That's an interesting hypothesis - however, I am not aware of any evidence that this is the case. Importantly, there can be a lot of difference between cellular access to energy, like ATP, and the perception of "energy" or liveliness.
Here is a paper that actually suggests the opposite: that ADHD could be caused by a neuronal energy deficiency because of differences in astrocyte responses to catecholamines (astrocytes are non-neuronal cells in the brain that, among other functions, regulate metabolism in the brain including access to glucose). Importantly, though, this remains just a hypothesis, not a well-established theory.
ADHD is thought to impact the parts of the brain that are important for attentional control, inhibiting responses, and motivation. Based on that perspective, an alternative explanation for the symptoms you describe is that a sensation occurs that doesn't really require a behavorial response, and for a neurotypical individual this sensation is quickly suppressed (attentional control by not focusing on this sensation, inhibiting your response to shake your leg) without any real conscious effort. Instead, with ADHD, it is difficult to direct focus away from that sensation and mental resources need to be directed towards trying to hold still. The relief from moving around comes from letting the activity progress and not trying to suppress it any more, not because there was a literal excess of energy in the sense of ATP.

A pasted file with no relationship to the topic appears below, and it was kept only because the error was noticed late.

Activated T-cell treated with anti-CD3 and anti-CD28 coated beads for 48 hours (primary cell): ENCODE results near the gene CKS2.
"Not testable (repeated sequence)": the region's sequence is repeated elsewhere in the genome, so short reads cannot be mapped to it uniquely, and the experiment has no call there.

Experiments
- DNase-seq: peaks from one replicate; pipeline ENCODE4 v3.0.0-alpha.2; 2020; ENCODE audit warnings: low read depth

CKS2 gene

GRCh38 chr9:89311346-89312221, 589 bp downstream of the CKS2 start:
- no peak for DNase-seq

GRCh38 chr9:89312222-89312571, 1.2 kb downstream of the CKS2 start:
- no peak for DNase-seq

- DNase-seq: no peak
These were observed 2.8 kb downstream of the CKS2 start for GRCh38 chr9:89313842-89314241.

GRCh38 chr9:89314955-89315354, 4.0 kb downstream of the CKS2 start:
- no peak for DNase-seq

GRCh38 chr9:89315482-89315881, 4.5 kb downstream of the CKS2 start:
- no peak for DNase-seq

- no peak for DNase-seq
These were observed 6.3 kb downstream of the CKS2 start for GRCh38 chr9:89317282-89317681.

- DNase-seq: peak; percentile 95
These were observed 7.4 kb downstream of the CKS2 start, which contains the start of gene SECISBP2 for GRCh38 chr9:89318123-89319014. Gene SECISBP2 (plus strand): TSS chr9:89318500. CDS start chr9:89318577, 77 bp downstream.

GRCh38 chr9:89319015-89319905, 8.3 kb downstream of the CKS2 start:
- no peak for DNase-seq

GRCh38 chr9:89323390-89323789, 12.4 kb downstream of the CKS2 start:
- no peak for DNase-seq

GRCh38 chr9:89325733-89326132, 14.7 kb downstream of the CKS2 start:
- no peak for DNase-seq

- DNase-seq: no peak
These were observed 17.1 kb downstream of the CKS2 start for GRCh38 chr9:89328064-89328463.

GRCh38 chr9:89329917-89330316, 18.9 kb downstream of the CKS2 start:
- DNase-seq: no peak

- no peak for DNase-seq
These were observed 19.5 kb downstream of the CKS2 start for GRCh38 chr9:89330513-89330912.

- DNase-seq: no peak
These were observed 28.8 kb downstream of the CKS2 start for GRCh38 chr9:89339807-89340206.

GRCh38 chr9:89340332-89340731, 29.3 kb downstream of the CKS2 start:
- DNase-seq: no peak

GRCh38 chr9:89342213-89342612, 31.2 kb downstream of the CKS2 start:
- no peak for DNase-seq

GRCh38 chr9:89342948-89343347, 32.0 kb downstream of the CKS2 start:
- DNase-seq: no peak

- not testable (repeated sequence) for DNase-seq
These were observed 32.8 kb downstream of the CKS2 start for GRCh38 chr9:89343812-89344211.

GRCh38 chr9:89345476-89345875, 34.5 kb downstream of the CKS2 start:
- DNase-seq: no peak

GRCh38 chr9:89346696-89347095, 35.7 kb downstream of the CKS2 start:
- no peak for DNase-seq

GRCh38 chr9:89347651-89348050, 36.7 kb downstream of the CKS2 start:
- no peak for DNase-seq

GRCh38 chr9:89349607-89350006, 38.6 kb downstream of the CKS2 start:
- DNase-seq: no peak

Barkley, R. A. (1997). Behavioral inhibition, sustained attention, and executive functions: constructing a unifying theory of ADHD. Psychological bulletin, 121(1), 65.
Todd, R. D., & Botteron, K. N. (2001). Is attention-deficit/hyperactivity disorder an energy deficiency syndrome?. Biological Psychiatry, 50(3), 151-158.